The direct-to-consumer shoe brand Allbirds uses Instagram Stories to answer customer questions, get feedback on new product concepts and introduce new collaborations like its new Shake Shack shoe (free Hokey Pokey shake included).
These are the early days in the growth of stories. Innovations within the format are constant and increasingly add richness to the experience. Most recently, Instagram added the ability to shop from stories, creating a new way for brands to drive revenue. Given the rise of dark social, platforms like Giphy and Emogi are becoming effective distribution channels for branded content that builds awareness across millions of consumer-created stories.
While the feed served our need in the early days of social, stories are evolving the narrative. Strategic brands should embrace the opportunity and use it to tell their most engaging tales.”

“To Start, An Experiential Event Shouldn’t Be Contained To The Event Itself”

WWD Featured – Quynh Mai, Founder & CEO

To start, an experiential event shouldn’t be contained to the event itself; rather, it should include a carefully planned social and content strategy that touches the consumer before, during and after the event in a consistent, thoughtfully orchestrated way. From the beginning, invites before the event should entice consumers with an ephemeral experience. The invites themselves should be Instagram-worthy. Once arrived, every detail that goes into the activation should feel consistent with the brand persona and ethos. > READ ARTICLE

3 reasons you need to rethink your social media strategy

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With ad costs rising for brands to reach their fans and followers across social media, forward thinkers are switching strategy – and going direct.

Organic reach is waning on two of the largest social platforms, Facebook and Instagram. Core to their model, Facebook offers paid options to reach more fans, as does Instagram. We’ve hit the pay to play threshold.

After reaching critical mass with 1 billion DAU (daily active users), it’s no surprise that Facebook is ramping up monetization. The problem is that organic reach on Facebook isn’t just slowing – it’s in free fall, down from 16% in 2012, to 11% in 2015 – and project to dip to 7% in 2016 according to AdWeek.

Instagram growth is also down 93% with engagement plummeting 70% in 2015, according to a study by Locowise.

With the average Instagram user now following 400 to 500 accounts, any kind of interaction is fleeting at best.

The age of “build your social network for free” has transformed to “pay to engage fans at scale” – platform owners win big, brands get squeezed. Understandable in the capitalistic grand scheme of things, you can’t make the rules if you don’t own the room. Unless you do.

One company out to change the game is Mightybell, a SaaS customer community platform, purpose built for direct customer engagement. Led by social networking visionary Gina Bianchini (co-founder of Ning), Mightybell leverages the ubiquity of smartphones to connect brands with 100% of their base, not a declining percentage.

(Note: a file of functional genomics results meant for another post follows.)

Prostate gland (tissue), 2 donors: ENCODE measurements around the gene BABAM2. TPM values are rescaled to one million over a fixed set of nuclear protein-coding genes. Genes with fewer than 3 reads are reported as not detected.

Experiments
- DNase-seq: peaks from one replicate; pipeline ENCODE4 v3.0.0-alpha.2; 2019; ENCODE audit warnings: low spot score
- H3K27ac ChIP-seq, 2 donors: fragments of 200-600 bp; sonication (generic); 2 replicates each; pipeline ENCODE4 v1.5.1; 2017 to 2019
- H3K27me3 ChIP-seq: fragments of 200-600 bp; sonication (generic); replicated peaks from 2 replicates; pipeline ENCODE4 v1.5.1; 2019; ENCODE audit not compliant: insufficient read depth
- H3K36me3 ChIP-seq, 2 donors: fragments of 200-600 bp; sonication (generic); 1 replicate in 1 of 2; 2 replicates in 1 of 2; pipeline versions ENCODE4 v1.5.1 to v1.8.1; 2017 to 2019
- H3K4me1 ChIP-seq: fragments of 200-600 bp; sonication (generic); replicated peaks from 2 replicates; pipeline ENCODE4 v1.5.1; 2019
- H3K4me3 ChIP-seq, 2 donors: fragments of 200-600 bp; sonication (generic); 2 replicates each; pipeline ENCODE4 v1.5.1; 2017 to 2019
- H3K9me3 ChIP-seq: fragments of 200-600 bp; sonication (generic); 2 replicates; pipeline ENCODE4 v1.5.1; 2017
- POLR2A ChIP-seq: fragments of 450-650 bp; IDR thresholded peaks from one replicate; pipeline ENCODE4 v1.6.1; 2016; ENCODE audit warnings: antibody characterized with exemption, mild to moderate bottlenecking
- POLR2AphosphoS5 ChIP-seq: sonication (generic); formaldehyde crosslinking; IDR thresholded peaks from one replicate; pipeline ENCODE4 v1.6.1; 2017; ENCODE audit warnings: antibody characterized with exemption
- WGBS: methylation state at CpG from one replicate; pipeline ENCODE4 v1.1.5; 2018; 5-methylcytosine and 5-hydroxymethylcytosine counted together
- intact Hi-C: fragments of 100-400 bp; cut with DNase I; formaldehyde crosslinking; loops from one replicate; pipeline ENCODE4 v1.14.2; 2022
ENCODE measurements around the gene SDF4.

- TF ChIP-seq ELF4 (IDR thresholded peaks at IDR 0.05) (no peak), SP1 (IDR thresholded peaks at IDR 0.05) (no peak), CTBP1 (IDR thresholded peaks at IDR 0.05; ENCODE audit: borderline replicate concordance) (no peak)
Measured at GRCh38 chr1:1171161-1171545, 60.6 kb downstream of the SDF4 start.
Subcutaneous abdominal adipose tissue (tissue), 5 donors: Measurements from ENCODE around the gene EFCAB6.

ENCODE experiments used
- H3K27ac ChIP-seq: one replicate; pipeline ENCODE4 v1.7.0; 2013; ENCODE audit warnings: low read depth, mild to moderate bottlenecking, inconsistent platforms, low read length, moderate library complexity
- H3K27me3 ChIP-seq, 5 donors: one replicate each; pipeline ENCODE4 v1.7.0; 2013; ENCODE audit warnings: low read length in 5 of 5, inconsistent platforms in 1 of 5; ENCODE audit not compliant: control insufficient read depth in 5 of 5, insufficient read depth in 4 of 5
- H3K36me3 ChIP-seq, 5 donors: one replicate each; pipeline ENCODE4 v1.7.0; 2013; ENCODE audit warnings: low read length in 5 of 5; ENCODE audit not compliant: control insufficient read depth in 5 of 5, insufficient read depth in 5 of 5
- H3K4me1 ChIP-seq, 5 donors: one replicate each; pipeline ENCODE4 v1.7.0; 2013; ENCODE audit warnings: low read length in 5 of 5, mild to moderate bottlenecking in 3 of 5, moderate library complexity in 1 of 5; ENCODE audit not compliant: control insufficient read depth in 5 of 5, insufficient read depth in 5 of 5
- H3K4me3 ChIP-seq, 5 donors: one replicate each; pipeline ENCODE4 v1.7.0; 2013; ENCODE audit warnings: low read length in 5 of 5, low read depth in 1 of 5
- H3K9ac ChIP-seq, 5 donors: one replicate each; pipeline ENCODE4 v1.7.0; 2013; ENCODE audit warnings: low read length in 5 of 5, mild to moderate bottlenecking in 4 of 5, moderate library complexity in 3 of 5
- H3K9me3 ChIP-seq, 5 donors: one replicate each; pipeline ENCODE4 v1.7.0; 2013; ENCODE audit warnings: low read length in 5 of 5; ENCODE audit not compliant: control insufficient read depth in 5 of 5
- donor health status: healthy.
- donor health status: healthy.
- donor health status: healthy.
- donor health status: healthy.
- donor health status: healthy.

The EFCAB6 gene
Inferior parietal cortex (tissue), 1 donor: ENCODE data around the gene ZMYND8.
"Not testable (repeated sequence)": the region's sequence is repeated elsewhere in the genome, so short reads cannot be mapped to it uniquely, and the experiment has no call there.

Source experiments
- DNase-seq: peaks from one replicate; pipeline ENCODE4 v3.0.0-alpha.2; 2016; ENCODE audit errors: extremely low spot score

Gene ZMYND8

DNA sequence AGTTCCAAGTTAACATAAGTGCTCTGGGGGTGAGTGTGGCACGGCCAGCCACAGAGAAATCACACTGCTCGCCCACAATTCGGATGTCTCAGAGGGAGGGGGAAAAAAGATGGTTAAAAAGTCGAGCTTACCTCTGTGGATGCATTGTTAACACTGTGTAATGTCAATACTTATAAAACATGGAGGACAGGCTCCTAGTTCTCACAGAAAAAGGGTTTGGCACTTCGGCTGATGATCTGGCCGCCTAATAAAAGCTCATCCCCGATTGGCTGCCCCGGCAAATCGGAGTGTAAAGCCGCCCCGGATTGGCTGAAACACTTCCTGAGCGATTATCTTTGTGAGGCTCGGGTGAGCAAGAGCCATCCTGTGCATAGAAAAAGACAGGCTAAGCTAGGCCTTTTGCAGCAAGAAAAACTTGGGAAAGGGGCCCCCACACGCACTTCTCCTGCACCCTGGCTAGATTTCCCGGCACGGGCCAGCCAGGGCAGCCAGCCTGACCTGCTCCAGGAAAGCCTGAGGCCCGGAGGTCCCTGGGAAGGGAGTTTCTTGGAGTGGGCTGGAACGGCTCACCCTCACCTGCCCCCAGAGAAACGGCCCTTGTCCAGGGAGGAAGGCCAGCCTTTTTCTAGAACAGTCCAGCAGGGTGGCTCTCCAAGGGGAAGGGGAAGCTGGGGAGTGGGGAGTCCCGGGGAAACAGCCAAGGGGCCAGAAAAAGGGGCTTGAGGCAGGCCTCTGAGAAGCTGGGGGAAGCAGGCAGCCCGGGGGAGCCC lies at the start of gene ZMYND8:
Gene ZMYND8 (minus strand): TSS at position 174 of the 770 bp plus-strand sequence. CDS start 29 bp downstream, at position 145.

Brands like Intuit QuickBooks and The Bill and Melinda Gates Foundation took notice and launched their own niche networks on Mightybell in 2013. Intuit, for example, has created OWN IT, the most active social network for small business owners and the self-employed with 100,000 members on the platform. The benefit is that members are building relationships with each other, not just the brand.

This quality of customer engagement at scale can generate network effects that spark innovation and help brands stay relevant – especially true for Millennials and Gen Z.

Mightybell screens

Customer communities on Mightybell, Intuit’s OWN IT community shown in center.

These customer platforms aren’t new and have evolved quickly with the rise of mobile. As early as 2002, I worked on CPG customer community projects where participants were extremely high value customers (high spend/high frequency), first in their peer group to try something new, most likely to share new ideas, and would often brainstorm new products. A dream segment for any CMO.

The community approach delivers three key benefits over a standard Facebook or Instagram strategy:

Build vs. Buy – Building a customer community gives brands a chance to own the room and learn from all their customers, anytime needed. It’s a platform that focuses on customer interests, needs and opinions. Without limits on reach, brands can more easily deepen loyalty and engage in an ongoing dialog.

Whitespace vs. Whitenoise – The rise of content marketing and social media as a whole makes it harder for a brand to be heard. Communities offer a way to co-create new products with top-tier customers and tap opportunity gaps before the competition. Deep community engagement drives more ROI than standard social media postings.

Value vs. Vanity – Growing customer lifetime value is critical to long term survival. Brands need to go beyond superficial social media stats and care more about bringing high value customers into the fold, involving them in everything from product development, to packaging, and marketing.

While Facebook and Instagram still have a role in a brand’s social strategy, their roles are changing and the customer community is rising.

 

Anthony Cospito is Managing Director of Popbox Digital